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4. Research Methodology

This is a narrative, qualitative study, with extensive archival research underpinning the dissertation. The DOD Archives, situated in Pretoria, South Africa, serves as the primary point of departure. The archival sources located in this repository are abundant, with several archival groups having been consulted during the course of the research phase. The following groups form the foundation of the study: the Commander Fortress Air Defences (CFAD), Chief of the General Staff (CGS), Chief of the General Staff (War) (CGS War), Commander Seaward Defences (CSD), Diverse (Group 1), Secretary for Defence (DC), South African Air Force War Diaries (SAAF War Diaries) and the Union War Histories (Civil) (UWH Civil). The wealth of primary archival material in these groups that have previously been forgotten and disregarded has been of particular assistance. The DOD Archives have also yielded some photographs and maps which supplemented the primary material and added another dimension to the study.

The UWH Civil group, in particular, proved extremely important to this study, as a wealth of captured and translated Axis documents are found in this archival group. The primary captured documents are of German and Italian origin and are mainly concerned with the conduct of the war in the Western Desert. There are, however, a number of key documents concerned with the Axis conduct of the naval war, which includes: high-level strategic documents concerned with the naval war, personal reminiscences of individual U-boat commanders, operational orders and war diaries of U-boats and raiders, as well as post-war correspondence with former U-boat captains as well as naval staff officers. Unfortunately, the author cannot read the available German or Japanese sources. Fortunately, access to the range of archival material in the UWH Civil group, especially the translated diaries and memoirs of U-boat commanders, offsets this limitation.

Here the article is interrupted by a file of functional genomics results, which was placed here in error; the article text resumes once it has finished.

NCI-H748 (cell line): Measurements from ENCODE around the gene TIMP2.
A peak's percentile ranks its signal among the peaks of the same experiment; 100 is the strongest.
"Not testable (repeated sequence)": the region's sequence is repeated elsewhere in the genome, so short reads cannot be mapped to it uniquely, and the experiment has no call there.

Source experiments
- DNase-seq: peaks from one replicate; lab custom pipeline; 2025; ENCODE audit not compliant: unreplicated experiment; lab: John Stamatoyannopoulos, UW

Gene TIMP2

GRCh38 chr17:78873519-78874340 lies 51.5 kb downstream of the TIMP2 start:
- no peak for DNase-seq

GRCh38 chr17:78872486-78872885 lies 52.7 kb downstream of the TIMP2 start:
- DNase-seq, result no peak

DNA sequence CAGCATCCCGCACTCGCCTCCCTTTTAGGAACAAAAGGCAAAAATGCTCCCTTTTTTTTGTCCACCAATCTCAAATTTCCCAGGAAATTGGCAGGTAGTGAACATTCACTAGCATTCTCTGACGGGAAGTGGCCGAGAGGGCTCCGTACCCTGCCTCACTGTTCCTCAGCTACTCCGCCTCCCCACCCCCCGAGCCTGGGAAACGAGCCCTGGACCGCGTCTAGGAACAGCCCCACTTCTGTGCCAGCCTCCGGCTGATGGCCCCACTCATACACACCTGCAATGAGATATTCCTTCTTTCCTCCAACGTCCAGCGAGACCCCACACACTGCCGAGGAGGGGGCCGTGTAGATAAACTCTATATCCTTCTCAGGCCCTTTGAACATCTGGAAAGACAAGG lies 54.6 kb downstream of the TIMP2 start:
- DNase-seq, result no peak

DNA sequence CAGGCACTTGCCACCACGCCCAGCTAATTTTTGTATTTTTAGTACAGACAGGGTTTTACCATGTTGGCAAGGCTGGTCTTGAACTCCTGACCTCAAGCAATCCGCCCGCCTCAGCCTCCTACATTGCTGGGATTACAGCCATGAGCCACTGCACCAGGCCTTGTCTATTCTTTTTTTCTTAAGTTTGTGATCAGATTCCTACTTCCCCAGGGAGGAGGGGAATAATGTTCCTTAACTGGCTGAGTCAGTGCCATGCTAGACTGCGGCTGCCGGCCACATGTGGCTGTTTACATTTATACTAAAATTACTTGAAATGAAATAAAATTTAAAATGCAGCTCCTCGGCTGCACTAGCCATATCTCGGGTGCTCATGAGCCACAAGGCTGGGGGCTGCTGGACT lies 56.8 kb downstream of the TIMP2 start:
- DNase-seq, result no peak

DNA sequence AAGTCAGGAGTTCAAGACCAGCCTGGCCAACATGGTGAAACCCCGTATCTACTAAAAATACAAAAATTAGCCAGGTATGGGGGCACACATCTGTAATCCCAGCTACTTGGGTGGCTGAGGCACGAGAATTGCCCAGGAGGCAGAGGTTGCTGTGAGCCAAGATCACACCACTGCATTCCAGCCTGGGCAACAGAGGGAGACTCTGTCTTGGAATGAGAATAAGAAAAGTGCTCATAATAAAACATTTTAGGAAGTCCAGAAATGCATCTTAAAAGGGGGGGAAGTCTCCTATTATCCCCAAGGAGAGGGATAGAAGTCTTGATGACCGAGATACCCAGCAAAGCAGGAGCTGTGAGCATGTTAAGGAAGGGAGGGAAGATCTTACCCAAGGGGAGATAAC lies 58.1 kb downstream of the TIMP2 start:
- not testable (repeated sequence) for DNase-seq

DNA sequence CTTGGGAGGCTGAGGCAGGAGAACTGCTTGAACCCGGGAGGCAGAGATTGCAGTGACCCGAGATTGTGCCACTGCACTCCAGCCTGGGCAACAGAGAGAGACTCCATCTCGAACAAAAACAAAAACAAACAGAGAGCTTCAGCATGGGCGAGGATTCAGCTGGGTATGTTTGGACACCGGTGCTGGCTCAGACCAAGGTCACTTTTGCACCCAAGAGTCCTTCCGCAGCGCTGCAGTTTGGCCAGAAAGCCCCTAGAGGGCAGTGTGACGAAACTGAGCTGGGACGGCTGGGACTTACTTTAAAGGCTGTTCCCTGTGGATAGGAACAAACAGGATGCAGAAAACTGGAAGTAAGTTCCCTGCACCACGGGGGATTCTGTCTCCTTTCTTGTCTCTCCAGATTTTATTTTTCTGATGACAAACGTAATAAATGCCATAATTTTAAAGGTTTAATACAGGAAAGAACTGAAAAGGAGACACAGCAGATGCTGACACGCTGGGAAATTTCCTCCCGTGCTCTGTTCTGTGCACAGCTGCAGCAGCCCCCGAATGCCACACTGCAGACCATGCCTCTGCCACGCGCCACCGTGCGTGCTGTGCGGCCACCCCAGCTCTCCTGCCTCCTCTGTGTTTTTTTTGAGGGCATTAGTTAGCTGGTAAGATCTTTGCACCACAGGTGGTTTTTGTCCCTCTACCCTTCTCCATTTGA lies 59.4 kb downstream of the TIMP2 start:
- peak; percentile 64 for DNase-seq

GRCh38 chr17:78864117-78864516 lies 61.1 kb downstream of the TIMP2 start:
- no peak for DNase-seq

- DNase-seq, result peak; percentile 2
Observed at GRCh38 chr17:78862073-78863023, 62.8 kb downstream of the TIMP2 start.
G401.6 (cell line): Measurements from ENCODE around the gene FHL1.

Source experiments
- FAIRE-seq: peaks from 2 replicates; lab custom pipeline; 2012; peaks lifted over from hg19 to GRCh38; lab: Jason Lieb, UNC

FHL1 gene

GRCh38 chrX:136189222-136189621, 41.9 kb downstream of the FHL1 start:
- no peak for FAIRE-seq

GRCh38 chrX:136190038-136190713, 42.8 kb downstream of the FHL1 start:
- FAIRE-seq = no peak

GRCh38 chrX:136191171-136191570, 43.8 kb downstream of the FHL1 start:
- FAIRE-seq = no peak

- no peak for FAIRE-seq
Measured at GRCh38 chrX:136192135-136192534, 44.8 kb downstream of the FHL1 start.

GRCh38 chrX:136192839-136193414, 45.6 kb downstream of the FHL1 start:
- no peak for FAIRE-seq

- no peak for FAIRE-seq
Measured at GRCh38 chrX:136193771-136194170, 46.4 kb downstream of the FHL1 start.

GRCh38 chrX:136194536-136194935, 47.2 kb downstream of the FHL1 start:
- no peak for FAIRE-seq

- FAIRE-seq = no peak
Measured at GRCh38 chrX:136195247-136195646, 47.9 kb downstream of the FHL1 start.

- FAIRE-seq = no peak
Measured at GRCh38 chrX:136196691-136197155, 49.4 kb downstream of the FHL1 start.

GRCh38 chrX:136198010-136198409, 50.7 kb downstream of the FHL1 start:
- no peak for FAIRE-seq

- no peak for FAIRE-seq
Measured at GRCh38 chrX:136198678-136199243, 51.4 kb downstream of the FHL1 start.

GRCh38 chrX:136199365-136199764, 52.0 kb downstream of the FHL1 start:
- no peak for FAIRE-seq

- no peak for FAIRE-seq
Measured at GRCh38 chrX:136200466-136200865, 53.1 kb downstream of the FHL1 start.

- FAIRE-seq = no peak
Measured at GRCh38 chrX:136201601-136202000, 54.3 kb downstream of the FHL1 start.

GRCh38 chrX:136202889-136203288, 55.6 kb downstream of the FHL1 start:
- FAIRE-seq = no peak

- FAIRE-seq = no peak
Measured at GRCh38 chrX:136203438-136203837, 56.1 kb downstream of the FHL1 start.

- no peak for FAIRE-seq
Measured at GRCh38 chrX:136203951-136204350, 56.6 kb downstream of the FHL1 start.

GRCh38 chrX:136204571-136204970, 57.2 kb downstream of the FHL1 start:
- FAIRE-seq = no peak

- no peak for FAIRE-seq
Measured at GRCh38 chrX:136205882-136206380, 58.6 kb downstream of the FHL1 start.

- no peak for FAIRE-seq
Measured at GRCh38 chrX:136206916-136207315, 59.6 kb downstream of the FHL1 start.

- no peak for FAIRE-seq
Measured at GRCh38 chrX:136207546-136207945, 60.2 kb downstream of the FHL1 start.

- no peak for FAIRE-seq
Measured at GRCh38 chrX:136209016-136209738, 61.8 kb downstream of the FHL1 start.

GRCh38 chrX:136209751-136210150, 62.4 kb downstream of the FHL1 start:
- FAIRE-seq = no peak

The primary sources located at the National Archives of the United Kingdom (TNA), located in Kew, London, supplemented the South African material throughout, and at several times even surpassed them in addressing several aspects of the maritime war waged off the southern African coast during the Second World War. Publications that have added immense value to this dissertation include the Records of the Admiralty (ADM), Records of the Cabinet Office (CAB), Records of the War Office (WO), Records of the Security Services (KV2/3) and the Records of the Air Ministry, the Royal Air Force, and related bodies (AIR).

The lesser-known OB Archive has also proved immensely valuable. It forms part of the archival collections of the Records, Archives and Museums (RAM) Division at NWU, located in Potchefstroom, South Africa. The collection hosts a wealth of primary material relating to the maritime intelligence war waged off the South African coast. The primary material in this archive offered several new insights into the nature and extent of contacts that existed between the OB and Germany during the war – mainly as to its relation to the naval war waged off South Africa. Of particular value was the related correspondence and audio archival material, which had not been cited before due to the observed gatekeeper mentality. This archive also revealed several photographs of known Axis agents, which have not been in public circulation. 

Where the primary sources in the afore-mentioned archives are abundant, secondary sources dealing specifically with the Axis and Allied maritime operations off the South African coast during the war are in short supply. While a number of publications appeared on the South African contribution to the Second World War, very few of these publications readily discuss the all-encompassing nature, course and extent of both the Axis and Allied maritime threat off the South African coast during the war. It was thus necessary to consult the broader field of available academic and popular secondary sources on the Second World War to probe the relevant information  referred to in the literature review. The primary archival material thus supplemented these secondary sources. In doing so, it allowed for a better understanding of several pertinent issues relating to the dissertation. In order to ensure uniformity throughout the study, the author sketched all the maps included in the dissertation.



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